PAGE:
Elk Hunting Gear Essentials – Binoculars

Do you always use binoculars when you hunt elk?

Do you need to?

I have gone through an evolution in my thoughts about what is important in the way of binoculars.  In this video I share with you what has changed over time.

Let me know what you think in the comments below!

Transcript

Introduction

Hi!  I’m Jimmie Norris with elkhuntersguide.com.  Today’s video is the second in a series about elk hunting gear essentials and the stories behind my decisions to make those things essentials in my elk hunting.  If you haven’t seen the first video in the series, go to my Youtube channel or my website and check that out.

Ancient History

My dad grew up in western New Mexico in the 1930’s during the Great Depression.  He and his family hunted mule deer for meat mostly.  But they did enjoy the sport of it.  Back in those days, optics for hunting deer really wasn’t an option.  Whether it be a scope or binoculars, they simply couldn’t afford it.  So, they hunted deer like you might not quail.  They walked through the woods, and when something jumped up and ran, they took a shot.  And they were really good shots and they got lots of meat on the table hunting that way.  That’s the way I learned to hunt deer too.  I didn’t have binoculars or a scope on my old 30.06, and so that’s just the way I hunted deer.

Tools of the Trade

But when I went to work for an outfitter, all the guides were carrying binoculars.  So, I borrowed a pair and began to use them and began to see how valuable it was to be able to see at a distance.  I got in the habit of carrying binoculars when I was working as a guide.

Lesson Learned

A few years later, my dad and I went on our first elk hunt together.  I had my trusty binoculars, even though my rifle still only had iron sights.  But my dad really didn’t see the need for binoculars because he never hunted that way.  He didn’t carry any, even though he had some.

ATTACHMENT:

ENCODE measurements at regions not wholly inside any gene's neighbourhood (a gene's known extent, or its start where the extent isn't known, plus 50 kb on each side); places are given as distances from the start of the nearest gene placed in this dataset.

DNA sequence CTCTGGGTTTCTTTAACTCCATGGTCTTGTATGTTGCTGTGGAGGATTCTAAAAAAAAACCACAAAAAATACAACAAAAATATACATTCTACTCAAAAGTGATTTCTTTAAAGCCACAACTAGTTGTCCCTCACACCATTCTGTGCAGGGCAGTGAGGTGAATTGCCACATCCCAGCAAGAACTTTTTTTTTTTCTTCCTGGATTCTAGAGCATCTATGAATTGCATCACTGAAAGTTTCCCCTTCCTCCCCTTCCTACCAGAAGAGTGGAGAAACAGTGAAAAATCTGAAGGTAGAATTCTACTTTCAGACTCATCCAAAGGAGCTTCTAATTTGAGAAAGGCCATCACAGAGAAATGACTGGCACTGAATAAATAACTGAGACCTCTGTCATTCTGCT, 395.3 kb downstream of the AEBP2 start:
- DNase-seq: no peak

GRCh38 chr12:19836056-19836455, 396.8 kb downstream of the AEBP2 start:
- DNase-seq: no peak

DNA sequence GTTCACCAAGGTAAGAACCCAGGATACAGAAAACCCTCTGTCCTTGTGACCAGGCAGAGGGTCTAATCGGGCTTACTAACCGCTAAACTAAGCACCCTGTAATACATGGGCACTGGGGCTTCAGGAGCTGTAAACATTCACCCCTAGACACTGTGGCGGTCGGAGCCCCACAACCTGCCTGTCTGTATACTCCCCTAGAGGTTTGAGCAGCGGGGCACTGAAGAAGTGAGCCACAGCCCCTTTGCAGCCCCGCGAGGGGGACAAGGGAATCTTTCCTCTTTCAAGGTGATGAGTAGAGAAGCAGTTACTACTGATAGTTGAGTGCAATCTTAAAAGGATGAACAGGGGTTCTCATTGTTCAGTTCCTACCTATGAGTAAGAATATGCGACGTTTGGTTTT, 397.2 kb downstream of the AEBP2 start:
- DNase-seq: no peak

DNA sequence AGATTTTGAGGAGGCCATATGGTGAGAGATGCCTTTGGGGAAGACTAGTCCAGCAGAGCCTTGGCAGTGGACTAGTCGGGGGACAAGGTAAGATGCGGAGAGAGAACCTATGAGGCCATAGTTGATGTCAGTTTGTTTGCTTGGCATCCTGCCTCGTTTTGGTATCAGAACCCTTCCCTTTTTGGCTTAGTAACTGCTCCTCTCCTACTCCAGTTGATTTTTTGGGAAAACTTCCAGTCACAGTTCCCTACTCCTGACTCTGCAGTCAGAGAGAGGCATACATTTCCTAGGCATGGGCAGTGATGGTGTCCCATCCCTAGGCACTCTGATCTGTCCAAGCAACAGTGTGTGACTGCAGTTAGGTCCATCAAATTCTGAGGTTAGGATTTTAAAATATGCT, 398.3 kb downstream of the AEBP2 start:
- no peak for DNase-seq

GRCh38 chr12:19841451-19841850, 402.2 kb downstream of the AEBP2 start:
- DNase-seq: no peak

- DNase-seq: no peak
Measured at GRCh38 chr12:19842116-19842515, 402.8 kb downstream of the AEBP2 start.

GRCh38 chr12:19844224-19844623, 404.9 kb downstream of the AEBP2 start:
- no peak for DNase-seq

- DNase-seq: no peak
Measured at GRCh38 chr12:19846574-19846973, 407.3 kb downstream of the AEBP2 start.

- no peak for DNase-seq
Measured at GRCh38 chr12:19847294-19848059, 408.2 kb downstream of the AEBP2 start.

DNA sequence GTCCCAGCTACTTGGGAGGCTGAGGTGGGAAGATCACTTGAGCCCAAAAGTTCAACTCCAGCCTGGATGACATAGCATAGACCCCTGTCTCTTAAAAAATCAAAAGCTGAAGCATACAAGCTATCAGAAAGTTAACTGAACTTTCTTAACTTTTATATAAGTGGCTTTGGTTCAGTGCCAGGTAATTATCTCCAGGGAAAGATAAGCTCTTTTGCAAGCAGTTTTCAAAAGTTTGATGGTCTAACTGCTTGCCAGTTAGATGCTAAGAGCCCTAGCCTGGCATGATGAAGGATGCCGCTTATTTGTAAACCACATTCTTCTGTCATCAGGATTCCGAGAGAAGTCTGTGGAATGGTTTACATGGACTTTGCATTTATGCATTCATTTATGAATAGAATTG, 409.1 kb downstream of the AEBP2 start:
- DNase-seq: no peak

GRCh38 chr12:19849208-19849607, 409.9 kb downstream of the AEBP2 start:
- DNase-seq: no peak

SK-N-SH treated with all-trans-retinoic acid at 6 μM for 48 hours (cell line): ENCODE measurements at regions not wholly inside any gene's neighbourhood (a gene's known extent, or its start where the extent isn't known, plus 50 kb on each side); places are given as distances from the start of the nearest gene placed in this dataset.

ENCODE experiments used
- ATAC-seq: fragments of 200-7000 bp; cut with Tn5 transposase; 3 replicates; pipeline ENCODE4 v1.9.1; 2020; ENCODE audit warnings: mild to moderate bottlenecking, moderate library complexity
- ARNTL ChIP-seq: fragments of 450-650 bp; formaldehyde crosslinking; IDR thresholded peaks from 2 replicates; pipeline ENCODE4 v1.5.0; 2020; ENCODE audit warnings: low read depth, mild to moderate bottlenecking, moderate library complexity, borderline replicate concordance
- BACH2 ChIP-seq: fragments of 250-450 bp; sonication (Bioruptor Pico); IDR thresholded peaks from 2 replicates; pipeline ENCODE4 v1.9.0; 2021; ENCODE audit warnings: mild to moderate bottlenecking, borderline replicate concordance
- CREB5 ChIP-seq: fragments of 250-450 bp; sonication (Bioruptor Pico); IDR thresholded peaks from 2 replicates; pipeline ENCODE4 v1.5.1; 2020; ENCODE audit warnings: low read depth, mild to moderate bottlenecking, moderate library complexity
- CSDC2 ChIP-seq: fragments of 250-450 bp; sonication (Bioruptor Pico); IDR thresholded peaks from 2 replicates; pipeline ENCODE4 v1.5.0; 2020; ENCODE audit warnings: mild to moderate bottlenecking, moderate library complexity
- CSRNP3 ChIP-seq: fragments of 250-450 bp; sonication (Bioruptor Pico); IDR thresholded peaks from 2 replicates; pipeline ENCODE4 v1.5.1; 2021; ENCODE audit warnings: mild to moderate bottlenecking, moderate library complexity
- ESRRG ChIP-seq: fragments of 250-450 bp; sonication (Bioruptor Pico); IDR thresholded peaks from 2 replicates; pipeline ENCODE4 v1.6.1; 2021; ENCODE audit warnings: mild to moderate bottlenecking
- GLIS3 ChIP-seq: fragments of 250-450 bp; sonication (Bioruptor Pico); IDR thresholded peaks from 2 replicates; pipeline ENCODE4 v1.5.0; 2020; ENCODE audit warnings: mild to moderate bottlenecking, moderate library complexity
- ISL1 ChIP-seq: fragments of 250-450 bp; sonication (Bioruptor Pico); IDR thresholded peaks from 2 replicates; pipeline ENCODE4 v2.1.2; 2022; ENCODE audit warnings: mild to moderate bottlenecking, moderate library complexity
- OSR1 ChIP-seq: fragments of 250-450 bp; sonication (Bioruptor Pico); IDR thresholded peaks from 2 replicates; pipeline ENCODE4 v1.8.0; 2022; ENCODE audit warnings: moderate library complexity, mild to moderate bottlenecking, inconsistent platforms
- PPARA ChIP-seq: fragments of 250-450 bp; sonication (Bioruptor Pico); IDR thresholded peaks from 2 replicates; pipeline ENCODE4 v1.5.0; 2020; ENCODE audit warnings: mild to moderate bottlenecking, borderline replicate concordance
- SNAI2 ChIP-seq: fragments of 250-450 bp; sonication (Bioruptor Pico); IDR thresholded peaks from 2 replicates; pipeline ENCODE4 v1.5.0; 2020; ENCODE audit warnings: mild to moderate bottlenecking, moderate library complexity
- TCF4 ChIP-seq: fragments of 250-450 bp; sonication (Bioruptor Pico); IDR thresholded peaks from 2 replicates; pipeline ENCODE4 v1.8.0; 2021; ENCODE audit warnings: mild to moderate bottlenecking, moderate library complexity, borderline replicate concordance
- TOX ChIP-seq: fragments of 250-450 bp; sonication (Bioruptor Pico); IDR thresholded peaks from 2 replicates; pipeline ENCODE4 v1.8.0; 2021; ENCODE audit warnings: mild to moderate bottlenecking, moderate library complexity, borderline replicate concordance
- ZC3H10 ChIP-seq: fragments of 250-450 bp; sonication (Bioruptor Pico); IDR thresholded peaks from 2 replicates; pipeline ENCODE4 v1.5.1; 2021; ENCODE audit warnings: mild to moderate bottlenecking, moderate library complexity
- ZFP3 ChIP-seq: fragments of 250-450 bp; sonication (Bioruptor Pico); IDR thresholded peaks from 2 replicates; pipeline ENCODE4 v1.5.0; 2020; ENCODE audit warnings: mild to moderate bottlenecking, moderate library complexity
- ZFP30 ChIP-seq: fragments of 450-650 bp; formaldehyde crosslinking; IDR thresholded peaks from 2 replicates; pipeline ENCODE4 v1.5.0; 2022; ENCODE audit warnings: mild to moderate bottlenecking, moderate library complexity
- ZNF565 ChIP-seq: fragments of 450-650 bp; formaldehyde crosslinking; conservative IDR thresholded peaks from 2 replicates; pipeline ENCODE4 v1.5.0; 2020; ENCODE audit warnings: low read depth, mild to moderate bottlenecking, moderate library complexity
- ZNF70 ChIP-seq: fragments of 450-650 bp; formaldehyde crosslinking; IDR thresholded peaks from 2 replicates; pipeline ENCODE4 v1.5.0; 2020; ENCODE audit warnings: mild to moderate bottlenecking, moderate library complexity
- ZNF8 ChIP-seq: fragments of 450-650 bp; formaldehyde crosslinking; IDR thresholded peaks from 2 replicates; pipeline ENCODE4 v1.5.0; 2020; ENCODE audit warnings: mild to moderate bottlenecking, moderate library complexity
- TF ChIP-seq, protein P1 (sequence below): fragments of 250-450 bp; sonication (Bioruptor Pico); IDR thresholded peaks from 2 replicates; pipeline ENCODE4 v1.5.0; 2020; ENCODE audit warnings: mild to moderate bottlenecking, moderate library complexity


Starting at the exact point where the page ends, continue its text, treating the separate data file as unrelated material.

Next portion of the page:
On the first day of the hunt my dad saw an elk at quite a distance.  He saw the big antlers on it, and saw that it was obviously a bull, and must be a legal bull.  So, he took a shot and missed.  Well, it was a really windy day and the elk didn’t know where the sound came from, and it actually started running directly toward my dad.  He got ready to take another shot and then realized that this bull that he was shooting at was only a spike, even though the antlers were about 18 inches tall.  He wasn’t used to that, and he realized that he had just almost killed an illegal elk.  After that he began to carry binoculars.

Change in Style

Fast forward a few years.  When I started bow hunting I really didn’t like the binoculars I had.  They were inexpensive, heavy, and uncomfortable.  I really wanted something different, so I bought some compact binoculars. I really liked the fact that they were lighter and hung comfortably around my neck.  That’s what I used for years and years.

Bad Dad

But then my boys began to get old enough to hunt and I began to take them on rifle youth hunts.  I still continued to use my compact binoculars, and they worked great until one day I was hunting with my youngest son.  We heard a bull bugle, and had worked our way toward the bugle.  He had answered us once.  We were in an opening where we thought he might come out, and we were just waiting.